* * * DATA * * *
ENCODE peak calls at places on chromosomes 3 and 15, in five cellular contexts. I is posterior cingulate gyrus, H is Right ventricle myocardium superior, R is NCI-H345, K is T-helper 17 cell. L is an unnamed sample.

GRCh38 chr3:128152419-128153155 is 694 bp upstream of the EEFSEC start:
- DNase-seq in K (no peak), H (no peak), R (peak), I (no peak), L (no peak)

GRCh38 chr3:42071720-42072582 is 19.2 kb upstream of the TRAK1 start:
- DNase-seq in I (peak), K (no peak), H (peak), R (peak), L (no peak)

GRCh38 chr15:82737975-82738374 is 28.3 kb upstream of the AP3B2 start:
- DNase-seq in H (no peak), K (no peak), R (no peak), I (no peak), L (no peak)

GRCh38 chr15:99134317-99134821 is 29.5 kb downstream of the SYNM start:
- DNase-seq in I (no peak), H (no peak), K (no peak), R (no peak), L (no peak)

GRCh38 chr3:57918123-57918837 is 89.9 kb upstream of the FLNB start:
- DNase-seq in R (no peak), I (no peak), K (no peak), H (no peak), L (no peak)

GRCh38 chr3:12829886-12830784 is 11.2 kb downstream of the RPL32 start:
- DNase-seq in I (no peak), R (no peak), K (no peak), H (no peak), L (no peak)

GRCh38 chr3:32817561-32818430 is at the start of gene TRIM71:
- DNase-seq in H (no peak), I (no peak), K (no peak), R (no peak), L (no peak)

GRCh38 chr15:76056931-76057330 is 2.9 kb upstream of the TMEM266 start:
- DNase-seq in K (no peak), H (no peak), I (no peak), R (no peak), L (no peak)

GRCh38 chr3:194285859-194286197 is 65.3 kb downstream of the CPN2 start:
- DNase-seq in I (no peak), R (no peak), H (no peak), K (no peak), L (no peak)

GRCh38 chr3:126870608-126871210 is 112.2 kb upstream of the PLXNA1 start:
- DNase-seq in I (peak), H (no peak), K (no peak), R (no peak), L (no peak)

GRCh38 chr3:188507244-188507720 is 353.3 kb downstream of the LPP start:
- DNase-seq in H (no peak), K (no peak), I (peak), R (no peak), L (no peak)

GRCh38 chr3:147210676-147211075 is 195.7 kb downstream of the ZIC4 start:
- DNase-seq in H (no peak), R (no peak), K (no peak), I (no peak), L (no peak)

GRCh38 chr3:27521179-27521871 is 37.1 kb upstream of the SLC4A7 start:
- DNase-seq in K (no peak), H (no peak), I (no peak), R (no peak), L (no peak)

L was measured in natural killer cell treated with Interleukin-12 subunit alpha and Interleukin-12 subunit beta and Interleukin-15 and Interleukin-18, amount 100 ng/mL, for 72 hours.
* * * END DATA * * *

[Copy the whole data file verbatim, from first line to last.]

ENCODE peak calls at places on chromosomes 3 and 15, in five cellular contexts. I is posterior cingulate gyrus, H is Right ventricle myocardium superior, R is NCI-H345, K is T-helper 17 cell. L is an unnamed sample.

GRCh38 chr3:128152419-128153155 is 694 bp upstream of the EEFSEC start:
- DNase-seq in K (no peak), H (no peak), R (peak), I (no peak), L (no peak)

GRCh38 chr3:42071720-42072582 is 19.2 kb upstream of the TRAK1 start:
- DNase-seq in I (peak), K (no peak), H (peak), R (peak), L (no peak)

GRCh38 chr15:82737975-82738374 is 28.3 kb upstream of the AP3B2 start:
- DNase-seq in H (no peak), K (no peak), R (no peak), I (no peak), L (no peak)

GRCh38 chr15:99134317-99134821 is 29.5 kb downstream of the SYNM start:
- DNase-seq in I (no peak), H (no peak), K (no peak), R (no peak), L (no peak)

GRCh38 chr3:57918123-57918837 is 89.9 kb upstream of the FLNB start:
- DNase-seq in R (no peak), I (no peak), K (no peak), H (no peak), L (no peak)

GRCh38 chr3:12829886-12830784 is 11.2 kb downstream of the RPL32 start:
- DNase-seq in I (no peak), R (no peak), K (no peak), H (no peak), L (no peak)

GRCh38 chr3:32817561-32818430 is at the start of gene TRIM71:
- DNase-seq in H (no peak), I (no peak), K (no peak), R (no peak), L (no peak)

GRCh38 chr15:76056931-76057330 is 2.9 kb upstream of the TMEM266 start:
- DNase-seq in K (no peak), H (no peak), I (no peak), R (no peak), L (no peak)

GRCh38 chr3:194285859-194286197 is 65.3 kb downstream of the CPN2 start:
- DNase-seq in I (no peak), R (no peak), H (no peak), K (no peak), L (no peak)

GRCh38 chr3:126870608-126871210 is 112.2 kb upstream of the PLXNA1 start:
- DNase-seq in I (peak), H (no peak), K (no peak), R (no peak), L (no peak)

GRCh38 chr3:188507244-188507720 is 353.3 kb downstream of the LPP start:
- DNase-seq in H (no peak), K (no peak), I (peak), R (no peak), L (no peak)

GRCh38 chr3:147210676-147211075 is 195.7 kb downstream of the ZIC4 start:
- DNase-seq in H (no peak), R (no peak), K (no peak), I (no peak), L (no peak)

GRCh38 chr3:27521179-27521871 is 37.1 kb upstream of the SLC4A7 start:
- DNase-seq in K (no peak), H (no peak), I (no peak), R (no peak), L (no peak)

L was measured in natural killer cell treated with Interleukin-12 subunit alpha and Interleukin-12 subunit beta and Interleukin-15 and Interleukin-18, amount 100 ng/mL, for 72 hours.